I know there are many threads about it on the internet, I tried many of them, but I swear, none solved my problem :(

I work on a Ubuntu 14.04 LTS, and we have a Windows server where there is a shared folder which we use as a server for development.

I researched a lot and got the following configuration to mount the shared folder:


//ip/shared_folder ubuntu_folder cifs credentials=/home/ubuntu_user/.smbcredentials,uid=windows_user,domain=workgroup,iocharset=utf8,_netdev,sec=ntlm 0 0



If I type

sudo mount -a

all works fine, and I have my mounted windows shared folders.

My problem is that every time I reboot, I need to do sudo mount -a.

I've tried several different ways to do this, but none worked. I need these folders to be mounted before any user logs in.

What am I doing wrong?

To summarise this question: is there any way to mount without being in the sudoers?

  • Comment 1: The ubuntu_folder in /etc/fstab looks like a relative path...did you try to use an absolute path (probably /home/ubuntu_user/ubuntu_folder)? – vlp Nov 15 '15 at 19:42
  • Comment 2: After fixing the path the command mount /home/ubuntu_user/ubuntu_folder should work from /etc/rc.local as @DiegoSchellFernandes suggests (it is probably better to mount only this specific share). – vlp Nov 15 '15 at 19:44
  • Comment 3: It might be a good idea to add the noauto option in /etc/fstab (if this approach works for you). Good luck! – vlp Nov 15 '15 at 19:45
  • @vlp - I assume you meant auto, not noauto above. The latter is to prevent init mounting the filesystem at startup. – Toby Speight Nov 16 '15 at 11:52
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    @TobySpeight I meant noauto as the filesystem would be mounted explicitly in rc.local, not by mount* scripts. There is still a chance this won't work (e.g. when the server is available only via a wifi interface which is brought up later than the init scripts mountall.sh/mountnfs.sh/rc.local run). My bet is that the main problem is the relative path...we will see – vlp Nov 16 '15 at 14:31

Open /etc/rc.local with vim, add the command sudo mount -a at the end of the file, reboot the computer, done.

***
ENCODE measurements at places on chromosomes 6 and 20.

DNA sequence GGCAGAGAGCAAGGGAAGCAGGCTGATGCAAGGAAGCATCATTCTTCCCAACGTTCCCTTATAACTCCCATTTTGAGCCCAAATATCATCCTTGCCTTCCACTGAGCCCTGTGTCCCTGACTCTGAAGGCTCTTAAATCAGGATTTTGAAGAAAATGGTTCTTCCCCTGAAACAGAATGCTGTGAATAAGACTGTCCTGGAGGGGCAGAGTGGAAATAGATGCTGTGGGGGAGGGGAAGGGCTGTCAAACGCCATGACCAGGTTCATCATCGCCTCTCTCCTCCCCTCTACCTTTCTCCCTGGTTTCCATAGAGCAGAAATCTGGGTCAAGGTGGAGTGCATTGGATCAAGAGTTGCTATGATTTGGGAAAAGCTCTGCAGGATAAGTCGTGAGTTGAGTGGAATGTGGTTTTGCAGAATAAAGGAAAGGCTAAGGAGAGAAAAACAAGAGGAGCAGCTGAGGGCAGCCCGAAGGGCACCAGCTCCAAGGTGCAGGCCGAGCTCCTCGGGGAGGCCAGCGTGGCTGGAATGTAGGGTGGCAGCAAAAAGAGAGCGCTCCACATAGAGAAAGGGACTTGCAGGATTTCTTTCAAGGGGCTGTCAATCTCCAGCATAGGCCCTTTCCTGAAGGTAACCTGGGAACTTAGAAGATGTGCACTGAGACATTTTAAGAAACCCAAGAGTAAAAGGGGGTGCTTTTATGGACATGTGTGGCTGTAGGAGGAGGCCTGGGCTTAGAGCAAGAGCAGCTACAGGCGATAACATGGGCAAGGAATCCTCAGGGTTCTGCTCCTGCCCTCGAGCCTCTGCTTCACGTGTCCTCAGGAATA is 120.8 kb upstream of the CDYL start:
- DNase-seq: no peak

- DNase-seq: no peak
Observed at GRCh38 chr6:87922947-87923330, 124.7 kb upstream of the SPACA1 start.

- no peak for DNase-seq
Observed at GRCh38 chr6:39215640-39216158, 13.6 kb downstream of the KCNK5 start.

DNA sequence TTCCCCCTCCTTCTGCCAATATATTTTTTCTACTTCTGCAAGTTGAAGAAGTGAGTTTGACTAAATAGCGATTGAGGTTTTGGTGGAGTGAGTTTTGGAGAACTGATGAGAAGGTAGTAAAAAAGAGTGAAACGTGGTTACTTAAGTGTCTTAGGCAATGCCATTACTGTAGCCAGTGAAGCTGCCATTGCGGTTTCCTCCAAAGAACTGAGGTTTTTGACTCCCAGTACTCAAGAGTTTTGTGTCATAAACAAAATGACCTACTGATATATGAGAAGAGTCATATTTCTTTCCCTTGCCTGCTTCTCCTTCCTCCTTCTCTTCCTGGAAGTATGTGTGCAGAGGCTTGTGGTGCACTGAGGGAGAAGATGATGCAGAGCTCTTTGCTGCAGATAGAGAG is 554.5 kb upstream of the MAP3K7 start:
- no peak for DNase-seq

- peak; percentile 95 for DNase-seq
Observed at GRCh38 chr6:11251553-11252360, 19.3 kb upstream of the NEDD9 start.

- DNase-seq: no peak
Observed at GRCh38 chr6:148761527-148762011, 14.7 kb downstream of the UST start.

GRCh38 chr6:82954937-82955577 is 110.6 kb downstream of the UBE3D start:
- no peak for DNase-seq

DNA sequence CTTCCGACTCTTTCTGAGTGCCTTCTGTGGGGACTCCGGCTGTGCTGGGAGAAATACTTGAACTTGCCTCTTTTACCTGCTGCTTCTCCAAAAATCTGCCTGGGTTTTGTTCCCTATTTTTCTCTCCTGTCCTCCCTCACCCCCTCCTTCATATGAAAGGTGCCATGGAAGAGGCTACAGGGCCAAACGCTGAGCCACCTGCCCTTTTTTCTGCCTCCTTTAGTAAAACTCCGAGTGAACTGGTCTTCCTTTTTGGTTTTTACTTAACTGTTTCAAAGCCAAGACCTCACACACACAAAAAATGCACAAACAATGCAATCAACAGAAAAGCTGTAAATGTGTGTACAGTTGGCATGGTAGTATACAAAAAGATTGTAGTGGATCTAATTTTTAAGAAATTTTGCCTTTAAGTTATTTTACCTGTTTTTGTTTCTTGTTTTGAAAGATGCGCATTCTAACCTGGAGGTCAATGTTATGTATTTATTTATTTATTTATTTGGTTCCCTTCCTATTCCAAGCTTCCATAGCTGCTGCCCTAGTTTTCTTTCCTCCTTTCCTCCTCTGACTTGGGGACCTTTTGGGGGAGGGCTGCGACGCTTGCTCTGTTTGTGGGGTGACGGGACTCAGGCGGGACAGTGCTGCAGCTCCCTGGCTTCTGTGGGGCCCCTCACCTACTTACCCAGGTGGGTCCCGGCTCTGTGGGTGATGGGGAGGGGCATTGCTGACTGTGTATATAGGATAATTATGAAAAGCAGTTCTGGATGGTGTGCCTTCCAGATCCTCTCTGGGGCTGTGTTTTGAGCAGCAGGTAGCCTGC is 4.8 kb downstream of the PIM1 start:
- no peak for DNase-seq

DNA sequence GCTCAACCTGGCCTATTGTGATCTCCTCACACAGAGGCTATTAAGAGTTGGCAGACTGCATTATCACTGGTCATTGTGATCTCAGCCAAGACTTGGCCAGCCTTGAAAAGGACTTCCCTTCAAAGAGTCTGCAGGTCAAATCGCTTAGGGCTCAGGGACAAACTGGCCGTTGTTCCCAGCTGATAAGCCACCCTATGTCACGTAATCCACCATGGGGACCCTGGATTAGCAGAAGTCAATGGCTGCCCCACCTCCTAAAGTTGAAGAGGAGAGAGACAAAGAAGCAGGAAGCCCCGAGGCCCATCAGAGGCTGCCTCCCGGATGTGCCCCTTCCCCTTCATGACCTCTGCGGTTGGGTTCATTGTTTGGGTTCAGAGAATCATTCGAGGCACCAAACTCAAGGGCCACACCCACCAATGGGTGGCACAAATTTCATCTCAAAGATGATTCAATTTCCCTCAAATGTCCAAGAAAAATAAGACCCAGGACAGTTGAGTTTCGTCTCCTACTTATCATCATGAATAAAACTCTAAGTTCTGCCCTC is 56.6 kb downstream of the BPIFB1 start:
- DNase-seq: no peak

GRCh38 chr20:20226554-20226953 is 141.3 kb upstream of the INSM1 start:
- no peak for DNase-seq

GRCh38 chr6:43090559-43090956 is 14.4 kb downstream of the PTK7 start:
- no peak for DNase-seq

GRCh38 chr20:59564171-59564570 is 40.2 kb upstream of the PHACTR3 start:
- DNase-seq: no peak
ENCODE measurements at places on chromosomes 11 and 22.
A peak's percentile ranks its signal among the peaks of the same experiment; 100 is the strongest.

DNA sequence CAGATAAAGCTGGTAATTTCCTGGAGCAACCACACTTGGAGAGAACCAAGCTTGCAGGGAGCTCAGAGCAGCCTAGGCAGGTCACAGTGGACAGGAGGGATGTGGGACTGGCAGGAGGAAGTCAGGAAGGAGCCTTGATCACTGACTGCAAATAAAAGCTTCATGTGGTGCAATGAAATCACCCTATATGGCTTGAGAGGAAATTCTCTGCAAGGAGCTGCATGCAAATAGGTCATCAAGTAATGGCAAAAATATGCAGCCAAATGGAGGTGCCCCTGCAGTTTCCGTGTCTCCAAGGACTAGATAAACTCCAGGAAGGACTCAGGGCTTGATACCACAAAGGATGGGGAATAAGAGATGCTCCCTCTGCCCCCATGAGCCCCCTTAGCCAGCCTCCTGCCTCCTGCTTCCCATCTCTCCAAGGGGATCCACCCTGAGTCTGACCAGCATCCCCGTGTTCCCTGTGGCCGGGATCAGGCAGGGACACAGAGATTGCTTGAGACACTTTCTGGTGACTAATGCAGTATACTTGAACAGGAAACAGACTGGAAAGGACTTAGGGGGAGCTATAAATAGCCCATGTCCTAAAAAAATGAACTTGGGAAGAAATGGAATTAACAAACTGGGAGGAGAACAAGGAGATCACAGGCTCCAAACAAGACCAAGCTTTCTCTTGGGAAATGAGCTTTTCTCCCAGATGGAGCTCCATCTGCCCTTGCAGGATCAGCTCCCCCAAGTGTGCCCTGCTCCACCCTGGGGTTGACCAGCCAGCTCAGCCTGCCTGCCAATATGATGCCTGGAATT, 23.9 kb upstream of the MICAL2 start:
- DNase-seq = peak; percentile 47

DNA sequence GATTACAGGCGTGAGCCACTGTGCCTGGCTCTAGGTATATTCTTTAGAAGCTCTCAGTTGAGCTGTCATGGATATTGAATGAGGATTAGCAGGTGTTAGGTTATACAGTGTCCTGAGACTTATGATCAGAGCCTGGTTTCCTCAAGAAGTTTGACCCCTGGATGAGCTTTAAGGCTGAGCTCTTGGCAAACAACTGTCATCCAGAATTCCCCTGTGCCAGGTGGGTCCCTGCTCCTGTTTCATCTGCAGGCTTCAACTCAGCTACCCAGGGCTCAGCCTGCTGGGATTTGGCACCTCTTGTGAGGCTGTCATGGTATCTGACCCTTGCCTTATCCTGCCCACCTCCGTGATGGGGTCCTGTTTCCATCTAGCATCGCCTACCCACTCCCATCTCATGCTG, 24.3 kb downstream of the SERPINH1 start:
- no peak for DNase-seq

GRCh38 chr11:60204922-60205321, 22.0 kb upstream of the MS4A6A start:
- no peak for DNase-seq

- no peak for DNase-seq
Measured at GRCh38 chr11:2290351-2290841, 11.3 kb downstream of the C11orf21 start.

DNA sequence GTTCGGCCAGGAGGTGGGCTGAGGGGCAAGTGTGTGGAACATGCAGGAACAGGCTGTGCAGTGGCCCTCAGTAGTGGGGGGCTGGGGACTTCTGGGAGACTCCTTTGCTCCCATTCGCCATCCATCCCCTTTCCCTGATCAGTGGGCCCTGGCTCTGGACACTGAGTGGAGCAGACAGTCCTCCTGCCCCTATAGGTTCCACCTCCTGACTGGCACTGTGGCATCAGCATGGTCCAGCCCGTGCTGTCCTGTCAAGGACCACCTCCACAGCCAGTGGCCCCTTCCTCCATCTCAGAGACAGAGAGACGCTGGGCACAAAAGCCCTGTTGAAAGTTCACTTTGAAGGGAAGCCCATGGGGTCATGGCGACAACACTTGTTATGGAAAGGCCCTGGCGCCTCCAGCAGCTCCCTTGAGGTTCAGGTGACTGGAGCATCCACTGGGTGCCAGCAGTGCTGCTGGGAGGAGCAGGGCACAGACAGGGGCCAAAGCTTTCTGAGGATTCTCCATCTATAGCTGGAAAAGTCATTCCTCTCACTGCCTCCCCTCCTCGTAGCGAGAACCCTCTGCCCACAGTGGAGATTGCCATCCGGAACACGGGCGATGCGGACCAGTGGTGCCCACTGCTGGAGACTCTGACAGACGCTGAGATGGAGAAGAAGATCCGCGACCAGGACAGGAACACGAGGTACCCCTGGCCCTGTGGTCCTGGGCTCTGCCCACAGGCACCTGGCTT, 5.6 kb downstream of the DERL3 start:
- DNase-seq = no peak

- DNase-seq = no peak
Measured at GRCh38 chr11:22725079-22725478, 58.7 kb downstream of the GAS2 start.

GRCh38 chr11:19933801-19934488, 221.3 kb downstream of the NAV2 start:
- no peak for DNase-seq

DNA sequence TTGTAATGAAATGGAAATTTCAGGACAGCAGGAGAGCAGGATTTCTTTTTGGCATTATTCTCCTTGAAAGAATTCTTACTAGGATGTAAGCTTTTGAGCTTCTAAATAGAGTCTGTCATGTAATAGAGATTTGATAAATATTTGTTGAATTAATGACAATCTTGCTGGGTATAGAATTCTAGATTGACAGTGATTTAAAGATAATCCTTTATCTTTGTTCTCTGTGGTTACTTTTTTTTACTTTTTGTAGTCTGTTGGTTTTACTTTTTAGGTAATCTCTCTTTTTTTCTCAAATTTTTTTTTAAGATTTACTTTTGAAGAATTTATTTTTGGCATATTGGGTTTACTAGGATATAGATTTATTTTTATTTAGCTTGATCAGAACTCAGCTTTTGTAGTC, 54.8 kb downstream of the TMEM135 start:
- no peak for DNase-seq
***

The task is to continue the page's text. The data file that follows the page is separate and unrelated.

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    You don't need sudo in rc.local. Still doesn't help, though. – Toby Speight Nov 16 '15 at 11:58

It's hard to diagnose, but I'm guessing ubuntu_folder is a subdirectory of another mount point (perhaps /home?). That might be a problem if the mount point isn't available when init runs mount -a (although mount -a should be smart enough to figure that out).

Another likely (and related) problem is that perhaps the credentials file is on a filesystem that isn't mounted before the CIFS mount is attempted. This is something that mount -a can't be expected to handle automatically. Try moving the file to somewhere that is mounted earlier in the boot sequence, perhaps /etc/ (keep the correct permissions on it, of course).

Something else you could do is add explicit auto to the mount flags (definitely remove noauto if you find it there; the fact that you can manually run mount -a suggests it isn't).

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I finally found the solution:

I created a task in the session applications

bash /home/MYUSER/montar.sh

And in my montar.sh file, I added the lines

echo "MYPASS" | sudo -S sleep 10 && sudo mount -a -S

Probably not the best solution or the most correct, but it worked.

Sorry for English

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